Doctor insights on:
Male Infertility In Children
Male Infertility: The first step is a sperm analysis to count the number, determine movement, and abnormal forms. Step 2 is an examination of the patient including the scrotum looking for a varicocoele.(swollen vessel). Thirdly the MD will determine what is needed next and whether medication like Clomid Rx can be helpful to impact the sperm production. All of this requires a MD visit. ...Read more
Yes: It is estimated that of all couples who experience infertility, 40% are male factor problems, and in another 20% there are problems with both partners. It's not as dire as it may sound though: male 'infertility' doesn't usually mean the couple can't have a child, just that they may need some help. ...Read moreSee 2 more doctor answers
Many causes: Male infertility has many causes and accounts for 40-50% of infertility. If you have infertility then male factors require early diagnosis. The semen analysis is only a small part of the evaluation. See a specialist soon to avoid unnecessary delays. Men benefit from an examination too. Infertility is a couples problem so always consider the partner in the context of treatment. I hope this helps. ...Read moreSee 1 more doctor answer
Semen analysis: All male fertility evaluation starts with a semen analysis, and usually ends there. Men needing further evaluation may include consultation with a urologist, scrotal ultrasound, testicular biopsy, and the list goes on. For costs you need to inquire locally because they vary; in our area semen analysis is usually in the $100-$200 range. ...Read more
Reframe question: Only a small number of men benefit from medication to improve fertility. If the man does not have reproductive hormones, then replacement (injections) can allow him to produce sperm. Some men who take steroids have few or no sperm - stop hormones and sperm return. Usually poor quality sperm do not benefit from tablets. See a specialist for more details. Best wishes. ...Read moreSee 2 more doctor answers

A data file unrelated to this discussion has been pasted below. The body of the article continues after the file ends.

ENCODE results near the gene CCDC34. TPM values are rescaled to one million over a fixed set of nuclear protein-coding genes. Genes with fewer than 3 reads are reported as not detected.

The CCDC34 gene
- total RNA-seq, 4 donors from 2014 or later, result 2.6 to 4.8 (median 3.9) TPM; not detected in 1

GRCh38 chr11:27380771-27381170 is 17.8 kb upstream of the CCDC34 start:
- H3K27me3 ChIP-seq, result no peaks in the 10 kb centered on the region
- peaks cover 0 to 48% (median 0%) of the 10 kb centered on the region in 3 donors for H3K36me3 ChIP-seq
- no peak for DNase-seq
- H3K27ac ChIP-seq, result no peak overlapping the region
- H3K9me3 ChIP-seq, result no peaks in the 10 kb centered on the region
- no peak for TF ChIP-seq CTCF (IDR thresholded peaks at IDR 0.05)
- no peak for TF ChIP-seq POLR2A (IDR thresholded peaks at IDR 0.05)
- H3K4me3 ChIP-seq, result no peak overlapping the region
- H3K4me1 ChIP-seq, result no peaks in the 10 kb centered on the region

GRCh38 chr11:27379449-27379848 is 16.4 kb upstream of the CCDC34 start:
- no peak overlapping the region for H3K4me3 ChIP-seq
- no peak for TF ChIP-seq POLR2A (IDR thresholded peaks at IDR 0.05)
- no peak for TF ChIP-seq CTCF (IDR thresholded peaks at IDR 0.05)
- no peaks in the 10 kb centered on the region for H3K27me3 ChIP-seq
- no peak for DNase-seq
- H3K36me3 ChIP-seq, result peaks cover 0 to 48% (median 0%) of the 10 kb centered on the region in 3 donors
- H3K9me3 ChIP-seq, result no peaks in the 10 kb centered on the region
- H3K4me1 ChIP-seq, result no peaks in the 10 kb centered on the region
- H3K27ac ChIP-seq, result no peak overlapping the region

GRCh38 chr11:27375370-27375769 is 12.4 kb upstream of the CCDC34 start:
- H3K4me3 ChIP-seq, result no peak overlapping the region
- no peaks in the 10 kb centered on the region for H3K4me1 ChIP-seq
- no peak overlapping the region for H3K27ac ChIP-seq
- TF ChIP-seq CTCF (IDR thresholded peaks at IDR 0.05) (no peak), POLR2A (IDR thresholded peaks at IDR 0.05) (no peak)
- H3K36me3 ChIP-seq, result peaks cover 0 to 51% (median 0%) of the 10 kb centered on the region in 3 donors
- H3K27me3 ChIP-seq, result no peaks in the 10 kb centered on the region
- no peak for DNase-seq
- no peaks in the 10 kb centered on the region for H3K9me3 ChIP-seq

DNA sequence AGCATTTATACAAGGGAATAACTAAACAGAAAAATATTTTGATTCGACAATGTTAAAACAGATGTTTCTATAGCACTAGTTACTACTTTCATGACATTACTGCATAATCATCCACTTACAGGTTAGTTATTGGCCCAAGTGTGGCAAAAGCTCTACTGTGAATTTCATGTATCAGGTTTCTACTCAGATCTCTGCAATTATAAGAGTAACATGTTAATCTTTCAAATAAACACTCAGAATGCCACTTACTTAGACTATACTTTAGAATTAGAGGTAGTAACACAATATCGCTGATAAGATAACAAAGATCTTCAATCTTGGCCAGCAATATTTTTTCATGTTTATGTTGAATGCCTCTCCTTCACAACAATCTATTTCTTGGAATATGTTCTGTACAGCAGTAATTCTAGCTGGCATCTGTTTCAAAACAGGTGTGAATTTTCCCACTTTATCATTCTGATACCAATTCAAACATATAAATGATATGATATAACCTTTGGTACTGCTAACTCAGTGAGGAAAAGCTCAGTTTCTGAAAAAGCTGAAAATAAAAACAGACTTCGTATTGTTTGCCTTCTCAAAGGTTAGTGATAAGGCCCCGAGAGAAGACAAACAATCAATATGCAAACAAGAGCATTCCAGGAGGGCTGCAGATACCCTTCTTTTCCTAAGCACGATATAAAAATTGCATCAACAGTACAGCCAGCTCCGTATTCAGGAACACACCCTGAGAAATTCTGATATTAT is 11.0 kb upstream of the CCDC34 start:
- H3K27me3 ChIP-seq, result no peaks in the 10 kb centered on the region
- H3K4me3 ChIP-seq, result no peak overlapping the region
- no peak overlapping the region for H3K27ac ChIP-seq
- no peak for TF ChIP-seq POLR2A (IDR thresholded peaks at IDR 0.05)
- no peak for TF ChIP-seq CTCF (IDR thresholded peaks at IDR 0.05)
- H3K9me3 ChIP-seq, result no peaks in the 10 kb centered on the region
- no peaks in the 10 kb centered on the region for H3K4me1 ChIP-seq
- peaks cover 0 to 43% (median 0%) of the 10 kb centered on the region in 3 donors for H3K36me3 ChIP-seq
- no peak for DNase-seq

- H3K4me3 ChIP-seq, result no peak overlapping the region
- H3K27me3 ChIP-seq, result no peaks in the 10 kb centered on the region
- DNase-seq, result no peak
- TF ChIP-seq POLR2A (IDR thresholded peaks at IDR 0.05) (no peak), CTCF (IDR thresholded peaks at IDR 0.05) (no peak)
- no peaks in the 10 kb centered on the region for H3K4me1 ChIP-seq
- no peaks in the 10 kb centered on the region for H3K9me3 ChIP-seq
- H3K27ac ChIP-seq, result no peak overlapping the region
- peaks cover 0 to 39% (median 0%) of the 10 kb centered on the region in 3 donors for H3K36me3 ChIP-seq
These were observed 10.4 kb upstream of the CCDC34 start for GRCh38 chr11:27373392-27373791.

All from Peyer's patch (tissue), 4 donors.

Many things...: Sperm is produced new in the testicles about every 10 weeks. Over time, things can change. Age can affect sperm over time, as can something called a varicocele. Reproductive toxins in our food, water, air, and workplace can also cause sperm to deteriorate over time. I hope this helps! ...Read more
Possibly : Laptops when used excessively on the lap and over the scrotum can lead to increased heat and electromagnetic frequency radiation around the scrotum and testes. Also, wifi devices could have an effect see this link for an article on the topic of electronic/mobile devices and male fertility. http://www.healthymerlin.com/wp/wp-content/uploads/2013/02/the-daily-reception-vs.-conception.pdf. ...Read moreSee 1 more doctor answer
Maybe.: There are many theories why varicocele may cause reduction in count, motility and normal shaped sperm. Although surgical repair of varcocele may improve sperm parameters there is no evidence that it increase the chance of pregnancy in female partners. The decision to repair varicocele to enhance fertility in men is not supported by strong scientific evidence. ...Read moreSee 4 more doctor answers
Semen analysis: Infertility means that you have been trying for a year without success, and male infertility is when that is due to the male partner. Most infertility is not permanent and can be treated. The first step is to have your semen tested to see if there is any issue. Not everyone on dialysis has infertility. ...Read more
Yes. Not a good idea: We can't make your husband do a test he doesn't want to but it's a bad idea to 'skip' testing for him. In couples who aren't getting pregnant after trying for a year or longer, almost half the time there is a sperm issue (40-50%). It could be the only problem or occur along with problems on the woman's side. A semen analysis is a good test to do early on. Most clinics can let him collect at home. ...Read more
It's complicated.: There is significant evidence that sublingual or IM injections of hCG effectively enhance *testicular descent* into scrotum in *children <6yo.* It is not first line treatment, when compared to surgical intervention. Cryptorchidism, or undescended testes, reduces fertility in men, both because of temperature & associated hormonal abnormalities. There is little to no data on hCG usage in adult males ...Read more
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